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Bryan v. United States - 524 U.S. 184, 118 S. Ct. 1939 (1998)

Rule:

Unless the text of the statute dictates a different result, the term "knowingly" merely requires proof of knowledge of the facts that constitute the offense. 

Facts:

The Firearms Owners' Protection Act (FOPA) prohibited anyone from "willfully" dealing in firearms without a federal license. Defendant Sillasse Bryan was on trial in federal district court for unlicensed dealing, and the evidence at trial adequately proved that he was dealing in firearms and that he knew his conduct was unlawful, but there was no evidence that he was aware of the federal licensing requirement. The trial judge refused to instruct the jury that he could be convicted only if he knew of the federal licensing requirement, instructing, instead, that a person acted "willfully" if he acted with the bad purpose to disobey or disregard the law, but that he need not be aware of the specific law that his conduct may be violating. The jury convicted Bryan of willfully dealing in firearms without a federal license. On appeal, the United States Court of Appeals for the Second Circuit affirmed, concluding that the instructions were proper and that the Government had elicited "ample proof" that Bryan had acted willfully.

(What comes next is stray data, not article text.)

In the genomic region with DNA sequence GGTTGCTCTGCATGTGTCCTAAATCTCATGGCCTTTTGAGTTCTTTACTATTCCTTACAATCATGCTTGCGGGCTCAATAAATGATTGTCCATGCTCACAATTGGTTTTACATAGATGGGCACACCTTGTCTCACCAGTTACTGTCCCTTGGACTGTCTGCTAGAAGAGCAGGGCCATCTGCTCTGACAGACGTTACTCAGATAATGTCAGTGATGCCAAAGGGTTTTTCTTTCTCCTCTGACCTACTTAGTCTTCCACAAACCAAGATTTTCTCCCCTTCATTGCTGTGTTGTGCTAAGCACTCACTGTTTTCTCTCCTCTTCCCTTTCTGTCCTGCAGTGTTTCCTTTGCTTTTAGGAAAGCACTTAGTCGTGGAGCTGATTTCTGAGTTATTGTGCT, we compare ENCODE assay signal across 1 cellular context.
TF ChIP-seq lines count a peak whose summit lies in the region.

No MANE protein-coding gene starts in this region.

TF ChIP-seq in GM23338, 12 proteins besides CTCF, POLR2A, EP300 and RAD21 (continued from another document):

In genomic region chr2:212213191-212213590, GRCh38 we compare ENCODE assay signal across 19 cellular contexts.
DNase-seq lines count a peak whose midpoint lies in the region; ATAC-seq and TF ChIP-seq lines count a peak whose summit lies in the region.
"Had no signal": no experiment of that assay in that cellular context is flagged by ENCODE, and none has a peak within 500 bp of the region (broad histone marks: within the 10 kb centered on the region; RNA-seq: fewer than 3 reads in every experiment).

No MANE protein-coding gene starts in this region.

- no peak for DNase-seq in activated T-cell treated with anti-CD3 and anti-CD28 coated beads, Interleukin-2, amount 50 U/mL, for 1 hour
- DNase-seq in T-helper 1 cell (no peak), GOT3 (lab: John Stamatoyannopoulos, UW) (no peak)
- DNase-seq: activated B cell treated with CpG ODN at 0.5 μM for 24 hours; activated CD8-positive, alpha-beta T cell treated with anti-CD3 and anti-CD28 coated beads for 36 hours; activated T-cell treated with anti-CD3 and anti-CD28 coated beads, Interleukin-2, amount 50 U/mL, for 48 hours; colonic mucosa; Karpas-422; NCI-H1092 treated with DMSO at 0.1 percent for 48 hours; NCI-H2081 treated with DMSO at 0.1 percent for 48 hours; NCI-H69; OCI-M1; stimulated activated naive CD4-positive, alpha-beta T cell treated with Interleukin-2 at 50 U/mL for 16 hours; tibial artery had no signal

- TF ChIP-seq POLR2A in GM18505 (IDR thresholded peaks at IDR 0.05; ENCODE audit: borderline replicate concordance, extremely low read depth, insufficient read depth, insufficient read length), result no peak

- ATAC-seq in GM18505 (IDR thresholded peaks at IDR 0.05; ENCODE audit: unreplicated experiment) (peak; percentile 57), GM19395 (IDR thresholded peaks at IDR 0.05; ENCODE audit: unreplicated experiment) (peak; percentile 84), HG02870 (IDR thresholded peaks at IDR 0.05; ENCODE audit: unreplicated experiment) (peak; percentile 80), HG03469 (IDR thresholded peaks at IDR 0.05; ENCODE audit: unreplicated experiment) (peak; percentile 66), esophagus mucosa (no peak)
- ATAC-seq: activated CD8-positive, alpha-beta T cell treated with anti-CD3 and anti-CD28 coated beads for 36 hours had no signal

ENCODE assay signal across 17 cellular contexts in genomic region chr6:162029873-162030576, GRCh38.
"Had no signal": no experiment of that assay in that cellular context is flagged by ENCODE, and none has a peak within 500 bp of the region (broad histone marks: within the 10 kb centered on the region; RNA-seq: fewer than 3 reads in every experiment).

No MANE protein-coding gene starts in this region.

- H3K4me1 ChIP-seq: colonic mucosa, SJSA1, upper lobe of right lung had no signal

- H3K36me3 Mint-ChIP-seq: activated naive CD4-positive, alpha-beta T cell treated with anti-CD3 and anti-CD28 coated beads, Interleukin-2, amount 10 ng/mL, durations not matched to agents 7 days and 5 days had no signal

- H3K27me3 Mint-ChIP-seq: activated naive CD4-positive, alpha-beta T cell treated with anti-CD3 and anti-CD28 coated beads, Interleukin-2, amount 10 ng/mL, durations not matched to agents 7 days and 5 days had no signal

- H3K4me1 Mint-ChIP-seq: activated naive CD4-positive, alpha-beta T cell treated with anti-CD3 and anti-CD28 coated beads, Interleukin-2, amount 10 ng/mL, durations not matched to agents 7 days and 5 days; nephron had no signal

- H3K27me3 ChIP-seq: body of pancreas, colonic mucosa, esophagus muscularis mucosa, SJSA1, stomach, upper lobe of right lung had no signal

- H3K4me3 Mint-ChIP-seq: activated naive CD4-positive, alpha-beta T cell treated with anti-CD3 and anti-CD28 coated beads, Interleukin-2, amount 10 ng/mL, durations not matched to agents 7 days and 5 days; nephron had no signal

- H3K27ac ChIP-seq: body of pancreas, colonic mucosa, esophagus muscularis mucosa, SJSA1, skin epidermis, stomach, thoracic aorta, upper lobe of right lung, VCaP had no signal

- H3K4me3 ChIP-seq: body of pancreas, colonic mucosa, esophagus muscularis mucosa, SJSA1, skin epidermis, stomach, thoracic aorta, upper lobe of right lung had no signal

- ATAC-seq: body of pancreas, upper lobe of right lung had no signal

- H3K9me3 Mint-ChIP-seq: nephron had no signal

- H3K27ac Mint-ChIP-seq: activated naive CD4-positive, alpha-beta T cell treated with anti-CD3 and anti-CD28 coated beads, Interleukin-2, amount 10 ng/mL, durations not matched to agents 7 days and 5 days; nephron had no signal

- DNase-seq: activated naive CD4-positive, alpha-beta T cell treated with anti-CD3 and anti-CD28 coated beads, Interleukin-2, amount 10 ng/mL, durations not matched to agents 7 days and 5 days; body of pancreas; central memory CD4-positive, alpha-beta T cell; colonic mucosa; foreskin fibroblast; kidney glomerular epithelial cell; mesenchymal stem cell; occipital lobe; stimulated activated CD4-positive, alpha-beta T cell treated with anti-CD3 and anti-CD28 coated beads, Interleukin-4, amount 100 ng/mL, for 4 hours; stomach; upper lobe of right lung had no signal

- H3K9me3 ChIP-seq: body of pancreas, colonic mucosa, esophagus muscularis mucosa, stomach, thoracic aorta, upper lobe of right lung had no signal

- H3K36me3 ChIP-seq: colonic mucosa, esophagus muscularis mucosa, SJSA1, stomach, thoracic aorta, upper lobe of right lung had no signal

Issue:

Was Bryan's conviction proper?

Answer:

Yes.

Conclusion:

The Supreme Court of the United States affirmed the appellate court's order that affirmed Bryan's conviction for willfully dealing in firearms without a federal license. The Court ruled that the Government was not required to prove Bryan knew that there was a federal law that prohibited dealing in firearms without a federal license. The Court found that a willful act was one undertaken with a bad purpose. The knowledge requisite to knowing of a violation of a statute was a factual knowledge as distinguished from knowledge of the law. The Court held that there was sufficient willfulness to support the conviction because Bryan dealt in firearms and knew his conduct was unlawful. The law did not carve out an exception to the rule that ignorance of the law was no excuse.

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